and shake it all about.

8. ### ^woody^

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# Pay the Engineer
And do not moan
That's what it's all about. HEY! #

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10. ### roughcaster

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Ohh, well that's a good one Woody,
Ohh, well that's a good one Woody,
Ohh, well that's a good one Woody,
That's wot it's all about. Night Night.

11. ### chapeau

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Quite agree which is why I asked - civilly - and thankyou for taking the time to answer. I have a reasonably good understanding of how forces 'work' but obviously no idea how these are using in practice by structural engineers.

The rest of you wags can go stand on the naughty step

This came from his calculations (and a bit of googling from me to try to understand)

Ah, I had missed that. Those figures are also available for beams.

Yes I am happy to do that, just want to understand the terminology/basics first.

Basically the engineer spec'd a 200mm PFC. If that can be made a 150mm beam it will not require the ceiling to be lowered any more than it is.

12. ### RonnyRaygun

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Couldn't see initially where the 2.3 had come from in the 'I' calc...but have worked it out now and I agree with his calcs. For a span of 3.5m carrying a UDL of 11.5kN/m you need the stated 'I' value of 1134 cm^4. (I make it 1128 but makes little difference...)

The maximum moment is correct as well. I make it 26.5 kNm.

So...I agree with you. A 150x90 PFC will do the job. It has an 'I' value of 1160cm^4 and, at 3.5m, Mb is 34.2 kNm. Depending on the end restraints, I often take a longer effective length, but even with an effective length of 5m a 150x90 section would still work.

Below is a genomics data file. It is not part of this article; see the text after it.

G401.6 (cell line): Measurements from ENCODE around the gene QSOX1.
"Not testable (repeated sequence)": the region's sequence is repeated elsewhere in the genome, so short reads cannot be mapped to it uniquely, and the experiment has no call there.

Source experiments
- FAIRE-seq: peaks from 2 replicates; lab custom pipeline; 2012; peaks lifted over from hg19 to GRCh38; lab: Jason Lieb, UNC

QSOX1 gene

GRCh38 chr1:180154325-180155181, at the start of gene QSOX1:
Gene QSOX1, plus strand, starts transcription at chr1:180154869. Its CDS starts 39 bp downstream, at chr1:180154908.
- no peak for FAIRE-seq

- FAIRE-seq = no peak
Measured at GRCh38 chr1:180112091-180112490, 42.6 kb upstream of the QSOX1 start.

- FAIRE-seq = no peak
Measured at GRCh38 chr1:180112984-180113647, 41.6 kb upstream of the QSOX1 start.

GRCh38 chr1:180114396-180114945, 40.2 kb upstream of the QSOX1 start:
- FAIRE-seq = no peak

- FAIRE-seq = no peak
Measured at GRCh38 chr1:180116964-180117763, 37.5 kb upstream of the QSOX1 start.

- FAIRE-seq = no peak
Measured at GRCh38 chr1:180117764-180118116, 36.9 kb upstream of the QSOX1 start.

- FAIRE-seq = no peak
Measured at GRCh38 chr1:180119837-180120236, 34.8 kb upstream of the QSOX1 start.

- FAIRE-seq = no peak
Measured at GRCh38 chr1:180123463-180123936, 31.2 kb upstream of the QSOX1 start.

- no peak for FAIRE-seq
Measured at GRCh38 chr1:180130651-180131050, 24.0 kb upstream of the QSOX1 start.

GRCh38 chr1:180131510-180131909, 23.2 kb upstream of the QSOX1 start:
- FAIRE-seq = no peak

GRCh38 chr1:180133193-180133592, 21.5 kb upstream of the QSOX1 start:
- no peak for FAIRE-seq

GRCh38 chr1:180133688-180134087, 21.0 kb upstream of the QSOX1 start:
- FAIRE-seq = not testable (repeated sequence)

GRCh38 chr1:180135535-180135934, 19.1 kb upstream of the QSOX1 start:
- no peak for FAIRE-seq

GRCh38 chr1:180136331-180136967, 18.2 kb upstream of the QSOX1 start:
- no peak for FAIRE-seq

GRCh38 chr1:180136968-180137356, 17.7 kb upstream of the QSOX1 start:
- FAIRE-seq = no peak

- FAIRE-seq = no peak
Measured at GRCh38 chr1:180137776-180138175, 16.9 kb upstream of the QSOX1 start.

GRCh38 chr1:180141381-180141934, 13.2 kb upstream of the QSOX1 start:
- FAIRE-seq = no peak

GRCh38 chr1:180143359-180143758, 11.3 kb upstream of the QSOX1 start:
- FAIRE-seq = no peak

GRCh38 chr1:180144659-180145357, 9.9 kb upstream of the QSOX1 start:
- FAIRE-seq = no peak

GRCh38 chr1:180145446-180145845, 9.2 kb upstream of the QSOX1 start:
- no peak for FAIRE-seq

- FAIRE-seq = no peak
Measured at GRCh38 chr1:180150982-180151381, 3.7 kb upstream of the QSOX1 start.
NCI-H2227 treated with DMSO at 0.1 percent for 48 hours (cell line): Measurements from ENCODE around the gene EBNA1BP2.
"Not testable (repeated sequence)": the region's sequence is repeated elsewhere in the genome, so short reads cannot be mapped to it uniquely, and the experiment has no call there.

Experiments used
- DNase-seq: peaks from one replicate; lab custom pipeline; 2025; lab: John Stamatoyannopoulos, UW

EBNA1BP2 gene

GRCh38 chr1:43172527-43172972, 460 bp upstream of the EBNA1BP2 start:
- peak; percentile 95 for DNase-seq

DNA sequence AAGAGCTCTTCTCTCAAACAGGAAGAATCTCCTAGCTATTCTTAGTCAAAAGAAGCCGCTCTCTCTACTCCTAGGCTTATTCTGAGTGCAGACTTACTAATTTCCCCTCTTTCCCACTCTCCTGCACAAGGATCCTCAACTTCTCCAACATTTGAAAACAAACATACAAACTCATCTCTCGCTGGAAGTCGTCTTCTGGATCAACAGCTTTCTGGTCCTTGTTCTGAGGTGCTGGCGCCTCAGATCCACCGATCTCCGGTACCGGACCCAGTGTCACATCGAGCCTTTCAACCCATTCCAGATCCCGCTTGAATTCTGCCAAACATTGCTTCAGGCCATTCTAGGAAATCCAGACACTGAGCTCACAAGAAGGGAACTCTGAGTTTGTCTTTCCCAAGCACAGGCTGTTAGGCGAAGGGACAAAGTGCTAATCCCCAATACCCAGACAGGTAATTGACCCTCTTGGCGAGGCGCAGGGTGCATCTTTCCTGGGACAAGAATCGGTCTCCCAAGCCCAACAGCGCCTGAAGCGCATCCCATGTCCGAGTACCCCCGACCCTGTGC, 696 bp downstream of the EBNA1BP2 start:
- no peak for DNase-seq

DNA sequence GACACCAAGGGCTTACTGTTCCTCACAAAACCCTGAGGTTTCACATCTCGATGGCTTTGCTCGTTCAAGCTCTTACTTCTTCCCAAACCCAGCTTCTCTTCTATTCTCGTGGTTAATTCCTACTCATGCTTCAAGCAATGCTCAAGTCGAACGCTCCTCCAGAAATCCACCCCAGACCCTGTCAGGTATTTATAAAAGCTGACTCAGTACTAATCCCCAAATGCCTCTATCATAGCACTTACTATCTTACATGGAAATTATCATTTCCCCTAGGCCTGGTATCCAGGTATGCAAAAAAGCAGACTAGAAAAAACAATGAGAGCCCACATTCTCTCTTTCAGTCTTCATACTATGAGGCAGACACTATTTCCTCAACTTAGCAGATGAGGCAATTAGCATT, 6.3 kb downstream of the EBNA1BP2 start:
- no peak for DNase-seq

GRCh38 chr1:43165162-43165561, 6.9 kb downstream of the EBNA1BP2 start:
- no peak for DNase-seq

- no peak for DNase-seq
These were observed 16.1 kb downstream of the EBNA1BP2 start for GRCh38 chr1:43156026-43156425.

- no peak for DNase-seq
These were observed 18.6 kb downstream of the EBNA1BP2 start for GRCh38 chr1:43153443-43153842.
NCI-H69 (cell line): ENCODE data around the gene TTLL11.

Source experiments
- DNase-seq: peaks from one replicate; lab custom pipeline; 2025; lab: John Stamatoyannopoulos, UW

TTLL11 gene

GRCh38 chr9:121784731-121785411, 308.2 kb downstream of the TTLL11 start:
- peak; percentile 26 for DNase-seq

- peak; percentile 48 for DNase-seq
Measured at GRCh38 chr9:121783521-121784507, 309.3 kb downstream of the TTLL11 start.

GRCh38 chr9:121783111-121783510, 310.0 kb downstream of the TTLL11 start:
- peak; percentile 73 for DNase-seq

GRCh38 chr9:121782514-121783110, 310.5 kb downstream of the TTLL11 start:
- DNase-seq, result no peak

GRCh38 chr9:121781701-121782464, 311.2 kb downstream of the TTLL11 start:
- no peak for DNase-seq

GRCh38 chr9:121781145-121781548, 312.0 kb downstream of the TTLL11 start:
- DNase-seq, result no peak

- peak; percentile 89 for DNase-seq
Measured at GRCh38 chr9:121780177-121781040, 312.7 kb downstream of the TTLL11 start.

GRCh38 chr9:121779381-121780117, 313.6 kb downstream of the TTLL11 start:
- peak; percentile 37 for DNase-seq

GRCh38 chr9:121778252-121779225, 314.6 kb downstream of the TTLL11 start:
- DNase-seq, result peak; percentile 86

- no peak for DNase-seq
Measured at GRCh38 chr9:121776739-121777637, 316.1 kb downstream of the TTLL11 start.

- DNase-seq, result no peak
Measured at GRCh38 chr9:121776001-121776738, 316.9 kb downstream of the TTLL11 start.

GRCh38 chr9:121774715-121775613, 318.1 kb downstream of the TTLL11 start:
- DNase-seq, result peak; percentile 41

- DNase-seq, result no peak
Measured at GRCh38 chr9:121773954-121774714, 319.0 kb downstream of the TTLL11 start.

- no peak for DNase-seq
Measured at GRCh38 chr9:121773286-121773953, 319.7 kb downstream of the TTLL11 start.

It may be that the engineer wants to keep deflections low in order to prevent cracking of the masonry above and so has specified a larger section...a 200x90 gives a deflection of around 4.3mm compared to 9.5mm for a 150x90.

There could be other reasons that the engineer has specified the larger sections that you or I don't know about.

Talk to him...The Handbook of Structural Steelwork is a handy companion to the Blue Book...

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13. ### IJWS15

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Remember the safety margin.

14. ### RonnyRaygun

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Already accounted for if the calcs on Chapeau's earlier post are correct...

15. ### chapeau

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Good morning Ronny,

Again thanks for the assistance which was very helpful.

I spoke with the engineer, a very nice chap, and as expected he was very amenable to explaining his reasoning.

1) The connection detail between the two leafs is easier to form;
2) The 200 section will course better than a 150mm deep section if a gap is left for packing as per the sketch (200+25=one block depth + mortar)

He also provided an alternative solution using the 150 deep PFC.

We also plan to knock out a 8m wall holding up the back of the house and he will be coming round to look at the structure exposed when the builders are in for the 3.5 m beam upstairs. I suspect there will be less room there to argue for a beam that the mrs cannot see in the ceiling.

Thanks again Ronny.